If we’re personal Facebook friends, you saw my posts in early December soliciting votes to elect my dog Riley as Warrenton’s Cutest Pet. Sadly, he did not win.
I misrepresented him. He’s not actually cute. Cute dogs snuggle up, lick your face, nestle their heads in your lap to be petted, hog the bed, and curl up in front of the fireplace while you read a book.
Riley does none of that. Having had basically no physical contact during his formative first eighteen months of life, he’s pretty much a loner. He stays very much glued to my side at the dog park, and he’ll actually get up and move to the floor with a huff if you try to snuggle with him in the bed. I’ve gotten exactly two kisses from him in the five years he’s been part of our family, and they both occurred on an Easter Sunday. I’m not sure what that means.
So no, “cute” is not the right word to describe Riley. But he is the most handsome boy dog ever. “Tall, dark, and handsome” sums him up nicely. Or “gentle giant” is a good fit as well. And the “oldest soul” in a middle-aged dog would work too.
At the park today was a family with a passel of kids running and playing. When Riley and I passed three of them, they stared wide-eyed at my dog. One of the little girls asked, “What’s wrong with his face?”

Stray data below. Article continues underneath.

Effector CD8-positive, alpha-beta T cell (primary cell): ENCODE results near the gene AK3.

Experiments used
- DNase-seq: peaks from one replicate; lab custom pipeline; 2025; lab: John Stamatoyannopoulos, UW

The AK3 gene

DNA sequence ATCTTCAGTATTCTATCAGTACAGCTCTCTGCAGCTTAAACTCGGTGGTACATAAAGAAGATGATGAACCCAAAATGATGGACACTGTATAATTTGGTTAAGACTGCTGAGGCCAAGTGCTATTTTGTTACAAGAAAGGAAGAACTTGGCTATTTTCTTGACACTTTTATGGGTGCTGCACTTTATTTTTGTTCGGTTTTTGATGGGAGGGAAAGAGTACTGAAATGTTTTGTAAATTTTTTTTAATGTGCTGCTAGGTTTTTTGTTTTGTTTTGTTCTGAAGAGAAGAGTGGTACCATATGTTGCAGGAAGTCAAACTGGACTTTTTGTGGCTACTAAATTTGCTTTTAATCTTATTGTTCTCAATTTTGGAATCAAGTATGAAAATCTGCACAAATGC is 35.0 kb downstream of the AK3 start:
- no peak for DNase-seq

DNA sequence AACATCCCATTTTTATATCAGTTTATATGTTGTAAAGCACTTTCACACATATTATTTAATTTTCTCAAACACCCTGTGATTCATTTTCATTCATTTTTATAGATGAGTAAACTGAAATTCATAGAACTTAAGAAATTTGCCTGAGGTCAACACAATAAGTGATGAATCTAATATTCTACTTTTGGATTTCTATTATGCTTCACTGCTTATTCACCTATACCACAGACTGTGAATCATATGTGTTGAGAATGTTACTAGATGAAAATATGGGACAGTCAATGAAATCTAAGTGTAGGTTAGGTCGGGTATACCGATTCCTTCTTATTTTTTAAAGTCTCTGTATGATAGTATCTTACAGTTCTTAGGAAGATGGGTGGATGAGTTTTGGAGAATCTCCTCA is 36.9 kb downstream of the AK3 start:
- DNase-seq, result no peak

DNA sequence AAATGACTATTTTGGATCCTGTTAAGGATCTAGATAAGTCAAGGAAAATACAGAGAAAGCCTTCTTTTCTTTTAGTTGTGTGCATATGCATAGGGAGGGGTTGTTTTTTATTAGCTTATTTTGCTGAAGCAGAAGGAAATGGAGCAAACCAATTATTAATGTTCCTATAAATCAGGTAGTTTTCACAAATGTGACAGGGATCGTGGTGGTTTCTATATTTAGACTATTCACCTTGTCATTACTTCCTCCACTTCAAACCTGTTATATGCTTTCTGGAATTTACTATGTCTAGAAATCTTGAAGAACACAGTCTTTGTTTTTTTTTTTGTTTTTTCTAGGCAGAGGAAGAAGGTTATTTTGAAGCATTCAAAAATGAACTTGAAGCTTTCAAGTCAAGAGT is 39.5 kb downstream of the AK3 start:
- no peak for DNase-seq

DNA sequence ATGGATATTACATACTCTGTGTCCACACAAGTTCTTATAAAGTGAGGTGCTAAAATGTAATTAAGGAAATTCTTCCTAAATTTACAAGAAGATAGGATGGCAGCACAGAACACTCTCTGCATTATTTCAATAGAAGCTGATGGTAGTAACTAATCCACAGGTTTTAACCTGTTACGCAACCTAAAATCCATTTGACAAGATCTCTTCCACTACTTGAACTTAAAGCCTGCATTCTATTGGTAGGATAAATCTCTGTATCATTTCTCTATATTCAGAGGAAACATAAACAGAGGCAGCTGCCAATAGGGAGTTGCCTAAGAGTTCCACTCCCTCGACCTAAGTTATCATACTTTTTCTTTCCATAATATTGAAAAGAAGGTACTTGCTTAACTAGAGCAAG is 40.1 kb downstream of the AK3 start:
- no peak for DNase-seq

Because my sweet dog, who was misdiagnosed for two months as having an upper palate injury affecting his eye, is fighting an aggressive oral mast cell tumor. The tumor pushes out as an egg shape on the right side of his face, causing that side to be swollen. The swelling has forced his third eyelid to stick out, rolling his eye back in his head.
I understand how a child might be frightened by his looks. It breaks my heart.
While mast cell tumors are one of the most common tumors in dogs, to have one inside the mouth is uncommon. Most canine mast cell tumors are found on the trunk or the limbs and are usually easier to treat. Riley is on two types of chemotherapy treatment with an excellent oncologist in a nearby city. He is not a candidate for either radiation or surgery due to the size as well as the location of the tumor. Frankly, there is just a tiny bit of hope that he can beat this.
We live on that tiny bit of hope.
My good friend Patti had also entered her little dog London in the cutest pet contest, and we had a friendly “big dog/little dog” rivalry going on. When I called Patti the other day to update her on Riley, I remembered to inquire if London had won the contest. She said no, but then she gave me a gift. She shared that when I told her about Riley’s diagnosis, she decided that moment that if London were to win, they would relinquish the title to Riley.
Really, with friends like that, bad times can be made a little more bearable.
Riley’s good looks as the world views him may be gone, but he still is and always will be my sweet handsome dog.
“Believe me, if all those endearing young charms…”